24 | ABR | 2019
Agave tequilana in Amatitán – Photo: José María Martínez/EL UNIVERSAL

Mounting global demand worries Tequila producers

Lizbeth Diaz & Sharay Angulo
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“The growth has overtaken us. It’s a crisis of success of the industry”

In the heartland of the tequila industry, in Mexico’s western state of Jalisco, a worsening shortage of agave and soaring agave prices caused by mounting demand for the liquor from New York to Tokyo has many producers worried.

As it sheds its image as a fiery booze drunk by desperados and fratboys, while moving into the ranks of top-shelf liquors, the tequila industry has seen a flurry of deals in recent years.

In January, Bacardi Limited said it would buy fine tequila maker Patrón Spirits International for USD$5.1 billion.

In 2017, after years of speculation, Mexico’s Beckmann family launched an initial public offering of José Cuervo, raising more than USD$900 million.

And Britain’s Diageo Plc swapped its Bushmills Irish whiskey label for full ownership of the high-end Don Julio tequila in 2014.

The question posed by many distillers is how to keep pace with tequila’s success.

The growth has overtaken us. It’s a crisis of success of the industry,” said Francisco Soltero, Director of Strategic Planning at Patrón, which buys agave under various contracts.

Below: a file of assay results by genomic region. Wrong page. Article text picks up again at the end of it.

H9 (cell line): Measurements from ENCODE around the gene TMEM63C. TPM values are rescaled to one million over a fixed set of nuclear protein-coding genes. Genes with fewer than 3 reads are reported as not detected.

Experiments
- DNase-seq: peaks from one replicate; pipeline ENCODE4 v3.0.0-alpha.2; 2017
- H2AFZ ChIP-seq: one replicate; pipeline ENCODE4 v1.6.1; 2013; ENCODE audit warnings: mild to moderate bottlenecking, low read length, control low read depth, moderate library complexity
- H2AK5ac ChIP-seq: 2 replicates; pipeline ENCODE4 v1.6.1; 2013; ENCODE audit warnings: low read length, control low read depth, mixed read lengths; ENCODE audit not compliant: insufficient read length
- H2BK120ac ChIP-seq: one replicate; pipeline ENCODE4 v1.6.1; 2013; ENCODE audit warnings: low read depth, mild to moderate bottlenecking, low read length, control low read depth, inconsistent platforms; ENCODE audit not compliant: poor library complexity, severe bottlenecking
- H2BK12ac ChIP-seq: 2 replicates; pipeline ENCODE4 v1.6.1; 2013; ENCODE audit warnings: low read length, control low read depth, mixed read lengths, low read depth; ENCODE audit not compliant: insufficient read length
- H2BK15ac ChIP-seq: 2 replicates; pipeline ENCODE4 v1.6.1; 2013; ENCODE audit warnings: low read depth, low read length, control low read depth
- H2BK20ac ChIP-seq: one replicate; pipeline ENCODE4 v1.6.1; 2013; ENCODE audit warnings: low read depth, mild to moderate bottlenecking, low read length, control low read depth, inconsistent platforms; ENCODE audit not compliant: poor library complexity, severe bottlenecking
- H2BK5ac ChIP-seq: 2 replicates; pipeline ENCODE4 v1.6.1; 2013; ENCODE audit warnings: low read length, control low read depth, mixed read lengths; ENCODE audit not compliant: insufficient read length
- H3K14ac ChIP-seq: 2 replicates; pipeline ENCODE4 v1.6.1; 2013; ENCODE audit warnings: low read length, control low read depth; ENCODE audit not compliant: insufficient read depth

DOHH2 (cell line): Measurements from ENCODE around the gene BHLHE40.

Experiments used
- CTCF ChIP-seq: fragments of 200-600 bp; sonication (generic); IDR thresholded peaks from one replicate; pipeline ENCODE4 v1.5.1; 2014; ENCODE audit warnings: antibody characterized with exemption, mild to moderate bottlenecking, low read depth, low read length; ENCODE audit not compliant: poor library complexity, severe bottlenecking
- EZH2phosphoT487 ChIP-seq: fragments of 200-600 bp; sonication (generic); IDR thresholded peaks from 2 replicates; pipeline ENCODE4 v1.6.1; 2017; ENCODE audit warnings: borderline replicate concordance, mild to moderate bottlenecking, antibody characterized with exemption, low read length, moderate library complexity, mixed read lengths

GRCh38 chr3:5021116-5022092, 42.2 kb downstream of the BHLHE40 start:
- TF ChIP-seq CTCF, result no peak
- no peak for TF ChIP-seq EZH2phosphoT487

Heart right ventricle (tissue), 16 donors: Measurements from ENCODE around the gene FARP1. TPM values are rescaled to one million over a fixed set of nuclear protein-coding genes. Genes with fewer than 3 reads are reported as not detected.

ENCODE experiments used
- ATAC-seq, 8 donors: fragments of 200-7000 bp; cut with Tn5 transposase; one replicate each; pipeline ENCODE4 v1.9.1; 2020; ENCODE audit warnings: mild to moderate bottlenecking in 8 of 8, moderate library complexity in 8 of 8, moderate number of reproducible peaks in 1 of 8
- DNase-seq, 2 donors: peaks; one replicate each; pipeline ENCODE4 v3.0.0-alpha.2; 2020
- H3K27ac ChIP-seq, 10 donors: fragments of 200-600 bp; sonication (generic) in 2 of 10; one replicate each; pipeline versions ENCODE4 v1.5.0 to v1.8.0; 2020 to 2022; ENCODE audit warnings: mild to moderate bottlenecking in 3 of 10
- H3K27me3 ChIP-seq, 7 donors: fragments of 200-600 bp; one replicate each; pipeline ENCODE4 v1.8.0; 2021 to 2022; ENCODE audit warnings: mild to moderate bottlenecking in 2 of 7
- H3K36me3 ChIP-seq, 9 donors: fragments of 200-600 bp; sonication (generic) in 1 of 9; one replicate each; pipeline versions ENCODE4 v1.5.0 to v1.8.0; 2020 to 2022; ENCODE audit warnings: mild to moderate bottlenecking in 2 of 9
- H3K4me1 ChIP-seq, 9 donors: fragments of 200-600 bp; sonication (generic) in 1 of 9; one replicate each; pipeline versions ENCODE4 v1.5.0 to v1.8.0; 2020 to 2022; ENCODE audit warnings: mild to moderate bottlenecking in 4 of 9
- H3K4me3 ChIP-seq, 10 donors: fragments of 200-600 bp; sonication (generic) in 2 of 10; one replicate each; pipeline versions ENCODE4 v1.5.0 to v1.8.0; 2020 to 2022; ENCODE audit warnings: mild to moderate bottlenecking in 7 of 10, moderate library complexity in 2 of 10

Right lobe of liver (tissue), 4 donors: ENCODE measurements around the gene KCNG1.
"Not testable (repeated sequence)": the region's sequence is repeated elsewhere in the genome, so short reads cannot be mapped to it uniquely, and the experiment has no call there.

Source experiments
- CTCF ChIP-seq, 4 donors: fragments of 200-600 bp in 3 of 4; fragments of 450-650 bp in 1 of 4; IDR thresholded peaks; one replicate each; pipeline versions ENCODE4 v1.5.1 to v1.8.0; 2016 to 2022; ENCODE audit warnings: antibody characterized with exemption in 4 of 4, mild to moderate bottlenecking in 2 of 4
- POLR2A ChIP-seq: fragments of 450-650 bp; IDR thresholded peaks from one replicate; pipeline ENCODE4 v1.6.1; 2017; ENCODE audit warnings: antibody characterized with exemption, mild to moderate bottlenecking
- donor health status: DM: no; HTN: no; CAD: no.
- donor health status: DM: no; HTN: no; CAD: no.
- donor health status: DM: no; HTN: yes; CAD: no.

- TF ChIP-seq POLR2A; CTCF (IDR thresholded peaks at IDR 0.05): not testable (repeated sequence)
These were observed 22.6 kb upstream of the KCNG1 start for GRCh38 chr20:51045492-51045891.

“We thought that we were going to grow a certain amount, and we’re growing double,” he said.

Large sellers such as Patrón and Tequila Sauza say they have not experienced problems paying for agave, and forecast that their inventories will keep growing.

“If you sell value, the costs don’t worry you,” Soltero said.

Tequila Sauza, which mostly grows its own agave, does not foresee supply problems, Chief Executive Servando Calderón said.

But some think it is simply a matter of time before the higher production costs and scarcity pressures bigger players.

“We are sure this will have a strong impact on the big firms such as Cuervo or Sauza,” said Raul García, President of the National Committee for Agave Production in Tequila, a group that includes most agave producers in the country.

“We don’t see that the problem will be resolved soon, and that’s what worries us.”

Demand is also being driven by other, fashionable agave-derived products, including agave syrup and health supplement inulin, which use the equivalent of 20% of the plants needed in 2018, the Tequila Regulatory Council (CRT) said.

And rising prices are leading to growing theft, driving out smaller producers, said José de Jesús, a producer of blue agave in Tepatitlán. Criminals come to the area with large trucks in the middle of the night to steal agave, he said.

According to the CRT last year 15,000 plants were reported stolen, more than triple the number in 2016.


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